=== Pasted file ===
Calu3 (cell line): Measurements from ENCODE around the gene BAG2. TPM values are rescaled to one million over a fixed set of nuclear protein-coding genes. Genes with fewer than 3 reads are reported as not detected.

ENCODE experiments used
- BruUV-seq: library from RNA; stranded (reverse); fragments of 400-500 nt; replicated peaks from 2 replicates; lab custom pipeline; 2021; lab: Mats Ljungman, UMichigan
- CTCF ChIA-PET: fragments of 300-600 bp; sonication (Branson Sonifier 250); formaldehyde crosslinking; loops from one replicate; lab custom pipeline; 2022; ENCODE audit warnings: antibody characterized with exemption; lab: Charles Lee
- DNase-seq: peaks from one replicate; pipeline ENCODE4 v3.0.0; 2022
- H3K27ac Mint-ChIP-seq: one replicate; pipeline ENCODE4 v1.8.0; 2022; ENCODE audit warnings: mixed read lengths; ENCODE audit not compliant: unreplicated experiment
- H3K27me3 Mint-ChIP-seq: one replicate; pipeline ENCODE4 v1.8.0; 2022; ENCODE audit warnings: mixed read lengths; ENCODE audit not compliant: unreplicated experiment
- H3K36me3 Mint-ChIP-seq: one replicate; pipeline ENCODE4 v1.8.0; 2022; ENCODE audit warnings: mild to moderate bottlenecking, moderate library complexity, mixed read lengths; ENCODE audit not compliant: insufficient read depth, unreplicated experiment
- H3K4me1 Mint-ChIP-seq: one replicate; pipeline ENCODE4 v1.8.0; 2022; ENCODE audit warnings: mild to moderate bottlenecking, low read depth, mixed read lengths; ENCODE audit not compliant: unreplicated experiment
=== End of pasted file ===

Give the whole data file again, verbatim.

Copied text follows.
Calu3 (cell line): Measurements from ENCODE around the gene BAG2. TPM values are rescaled to one million over a fixed set of nuclear protein-coding genes. Genes with fewer than 3 reads are reported as not detected.

ENCODE experiments used
- BruUV-seq: library from RNA; stranded (reverse); fragments of 400-500 nt; replicated peaks from 2 replicates; lab custom pipeline; 2021; lab: Mats Ljungman, UMichigan
- CTCF ChIA-PET: fragments of 300-600 bp; sonication (Branson Sonifier 250); formaldehyde crosslinking; loops from one replicate; lab custom pipeline; 2022; ENCODE audit warnings: antibody characterized with exemption; lab: Charles Lee
- DNase-seq: peaks from one replicate; pipeline ENCODE4 v3.0.0; 2022
- H3K27ac Mint-ChIP-seq: one replicate; pipeline ENCODE4 v1.8.0; 2022; ENCODE audit warnings: mixed read lengths; ENCODE audit not compliant: unreplicated experiment
- H3K27me3 Mint-ChIP-seq: one replicate; pipeline ENCODE4 v1.8.0; 2022; ENCODE audit warnings: mixed read lengths; ENCODE audit not compliant: unreplicated experiment
- H3K36me3 Mint-ChIP-seq: one replicate; pipeline ENCODE4 v1.8.0; 2022; ENCODE audit warnings: mild to moderate bottlenecking, moderate library complexity, mixed read lengths; ENCODE audit not compliant: insufficient read depth, unreplicated experiment
- H3K4me1 Mint-ChIP-seq: one replicate; pipeline ENCODE4 v1.8.0; 2022; ENCODE audit warnings: mild to moderate bottlenecking, low read depth, mixed read lengths; ENCODE audit not compliant: unreplicated experiment